Creeping Inexorably Toward A Worthwhile Sub-Heading.
Sunday, April 11, 2004
Game Notes 6: Taking The Braves To The Wood-Shed
I made a plea at the end of the game notes from last evening's contest for a "good outing from Wood and a shelling of Ortiz," and while the big run totals didn't come until after Russ left, the spirit of my request was honored by the baseball gods. The Cubs got an outstanding outing from Kerry Wood and finally put a game well out of reach in a 10-2 victory, sealing the series with the Braves, and bringing their overall record back to the .500 mark.
I wound up just taking notes today, so I've tossed them in here for your perusal.
Straight fastball, waist high, inner half to Corey Patterson = Bad Idea.
The slider that Wood used to strike out Larry in the third inning should be illegal. Seriously, that's just not fair.
Back to that third inning: If you're wondering what might separate Kerry Wood v.2004 from the other incarnations, this was an instructive frame. Men on first and third, nobody out, after a walk and a sharp single, with the heart of the Braves order coming up. Previous years would have seen at least one run score, maybe three or four, as Kerry got mad at himself and made mistakes because of it. Today, he struck out the side. Like a Dickensian orphan, I say, "More, please."
I know it's not a part of this game, but Adam Dunn just went deep again. That's four in six games, all solo shots. When Austin Kearns figures it out, and he will, the league had better hope Dunn has cooled off, or he's going to knock in a boatload of runs.
Fourth inning: When I said, "More please," I didn't necessarily mean right away, Kerry. Nevertheless, the six straight K's are muy impresionante.
Seven in a row, and that's where the streak ends here in the fifth, with a lineout by Mark DeRosa to right. Perhaps the most impressive part of the streak was that all seven men struck out swinging, and from what I could tell, not one of them had any idea what they were swinging at. Just awesome.
Sixth inning: Wood has retired the side on a double play off the bat of Andruw Jones, and he's gotten this far on 87 pitches. Not Maddux-like, to be sure, but when you consider it took 54 to get through the first three frames, there's a lot to like in the way he's brought it around today.
Ah, yes, the broken-bat-flare-over-the-infield play, expertly executed by Todd Walker. Barrett did a nice job of understanding that no one would catch it, and made his way home with ease.
I just saw Corey Patterson hit a grounder the other way. I also saw a funny bit by Carrot Top, a secure version of Microsoft Windows, and the Great Gazoo, so if I were you, I'd verify independently before spreading the word.
Some trouble for Wood here in the seventh, as two consecutive doubles score the first run for the Braves. Luckily, David Wise helps things along by swinging at ball four a couple of times, the last one resulting in a strikeout. Kerry managed to make Adam LaRoche look silly on three pitches, and DeRosa hit the first ball he saw to Corey Patterson to seal it. That should be it for Wood, as he's thrown 105, now, but it was a fine performance.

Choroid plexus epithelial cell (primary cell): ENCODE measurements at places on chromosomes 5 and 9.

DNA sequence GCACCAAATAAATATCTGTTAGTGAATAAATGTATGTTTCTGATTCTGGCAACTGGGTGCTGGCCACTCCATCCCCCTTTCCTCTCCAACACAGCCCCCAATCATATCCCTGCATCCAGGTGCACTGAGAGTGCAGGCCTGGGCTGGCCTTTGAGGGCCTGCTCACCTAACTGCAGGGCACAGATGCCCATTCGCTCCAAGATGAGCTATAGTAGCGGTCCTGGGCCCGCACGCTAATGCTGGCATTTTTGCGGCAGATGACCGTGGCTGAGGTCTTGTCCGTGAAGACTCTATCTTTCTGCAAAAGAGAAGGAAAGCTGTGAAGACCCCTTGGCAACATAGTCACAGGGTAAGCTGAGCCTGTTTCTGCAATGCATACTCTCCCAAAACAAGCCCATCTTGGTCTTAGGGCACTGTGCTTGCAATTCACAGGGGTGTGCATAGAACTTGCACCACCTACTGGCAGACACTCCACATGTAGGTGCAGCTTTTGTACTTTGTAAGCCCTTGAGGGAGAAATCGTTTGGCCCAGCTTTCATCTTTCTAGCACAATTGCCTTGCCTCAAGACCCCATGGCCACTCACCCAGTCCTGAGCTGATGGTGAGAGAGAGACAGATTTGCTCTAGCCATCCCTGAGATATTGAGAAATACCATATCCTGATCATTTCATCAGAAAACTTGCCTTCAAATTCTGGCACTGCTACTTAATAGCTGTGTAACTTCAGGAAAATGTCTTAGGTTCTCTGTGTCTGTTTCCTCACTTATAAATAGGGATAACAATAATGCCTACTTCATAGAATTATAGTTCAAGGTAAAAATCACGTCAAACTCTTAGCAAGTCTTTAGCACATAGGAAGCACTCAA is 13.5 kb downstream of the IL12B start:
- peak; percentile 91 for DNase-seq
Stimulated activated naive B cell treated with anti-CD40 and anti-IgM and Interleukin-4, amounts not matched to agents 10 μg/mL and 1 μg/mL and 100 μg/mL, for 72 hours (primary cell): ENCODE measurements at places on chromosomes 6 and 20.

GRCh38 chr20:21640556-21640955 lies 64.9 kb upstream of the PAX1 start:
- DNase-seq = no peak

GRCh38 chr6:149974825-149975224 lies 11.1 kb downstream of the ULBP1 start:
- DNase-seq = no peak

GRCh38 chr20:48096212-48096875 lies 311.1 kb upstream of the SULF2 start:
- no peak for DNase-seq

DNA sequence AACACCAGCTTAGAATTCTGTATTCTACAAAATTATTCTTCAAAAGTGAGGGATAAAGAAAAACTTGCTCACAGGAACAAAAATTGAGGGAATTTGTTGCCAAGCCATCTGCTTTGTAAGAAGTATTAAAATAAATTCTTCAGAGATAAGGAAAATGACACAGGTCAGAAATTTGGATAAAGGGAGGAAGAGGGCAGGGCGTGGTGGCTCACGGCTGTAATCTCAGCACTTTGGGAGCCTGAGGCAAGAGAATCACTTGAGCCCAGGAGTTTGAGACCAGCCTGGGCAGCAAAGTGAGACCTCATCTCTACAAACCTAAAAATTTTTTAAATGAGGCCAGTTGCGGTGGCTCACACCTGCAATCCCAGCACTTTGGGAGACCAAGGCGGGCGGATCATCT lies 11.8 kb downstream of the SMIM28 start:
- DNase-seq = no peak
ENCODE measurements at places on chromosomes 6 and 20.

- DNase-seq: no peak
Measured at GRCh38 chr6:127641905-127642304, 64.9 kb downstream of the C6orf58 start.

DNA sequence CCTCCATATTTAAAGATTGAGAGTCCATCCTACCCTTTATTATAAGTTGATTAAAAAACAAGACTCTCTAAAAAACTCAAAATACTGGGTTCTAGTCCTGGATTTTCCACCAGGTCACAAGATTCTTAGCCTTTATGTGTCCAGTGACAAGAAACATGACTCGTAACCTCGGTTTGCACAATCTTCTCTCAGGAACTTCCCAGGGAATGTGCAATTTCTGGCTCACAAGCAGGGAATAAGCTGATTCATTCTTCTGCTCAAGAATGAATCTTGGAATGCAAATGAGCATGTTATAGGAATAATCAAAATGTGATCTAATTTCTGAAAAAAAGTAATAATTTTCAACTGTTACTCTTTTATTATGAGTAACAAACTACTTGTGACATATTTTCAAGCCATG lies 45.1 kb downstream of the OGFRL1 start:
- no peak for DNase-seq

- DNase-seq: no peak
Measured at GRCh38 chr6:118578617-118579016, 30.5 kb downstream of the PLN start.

Boy, Moises Alou looks lousy right now. He just doesn't seem like he knows what he wants to do up there. In stark contrast, Aramis Ramirez has looked like the real deal in this series, filling the gaps time and again. Those two facts might lead some folks to the conclusion that Alou should spend some time in the six or seven spot of the order, while Ramirez and Lee move up a slot. Too bad one of those folks isn't Dusty Baker.
I always like to see a guy respond when the man ahead of him is intentionally walked. Michael Barrett did exactly that, as he stroked a hanging slider over the left field wall after Todd Hollandsworth was given the IBB in front of him. "Are you sure you want to pitch to me? Okay. It's your funeral." Bam!
This strikes me as an overly strict adherence to team roles. With a seven run lead, and a game tomorrow, do you really need to use your best reliever, LaTroy Hawkins, to pitch the eighth? Didn't think so. This is when you bring in Andy Freakin' Pratt, Dusty.
Wow! Even Gonzo gets into the act, taking the ball below his knees deep.
Strike what I said about Alou earlier, as he launches a letter high pitch into the stands before Gonzalez can catch his breath in the dugout.
Now A-Ram gets robbed of the team's third consecutive round-tripper by Andruw Jones. Will Cunnane is now officially "taking one for the team." In fact, the way Cunnane is working out there today, I would think about lobbying the league to have any offensive numbers compiled during his time on the mound cut in half in the interest of statistical viability.
The most surprising part of this offensive outburst was the lack of statements by the announcing crew to the effect of "save some for tomorrow," or, "don't use it all in one place." Breaking the four-run barrier for the first time in five games will do that to you.
That's all for me. Tomorrow brings the team back to Chicago, where Greg Maddux will play in front of the home crowd as a Cub for the first time since 1992, as they raise the NL Central Division title flag. That should be good stuff.
Thanks for stopping by, and if you're celebrating a holiday today, I hope you have a good one!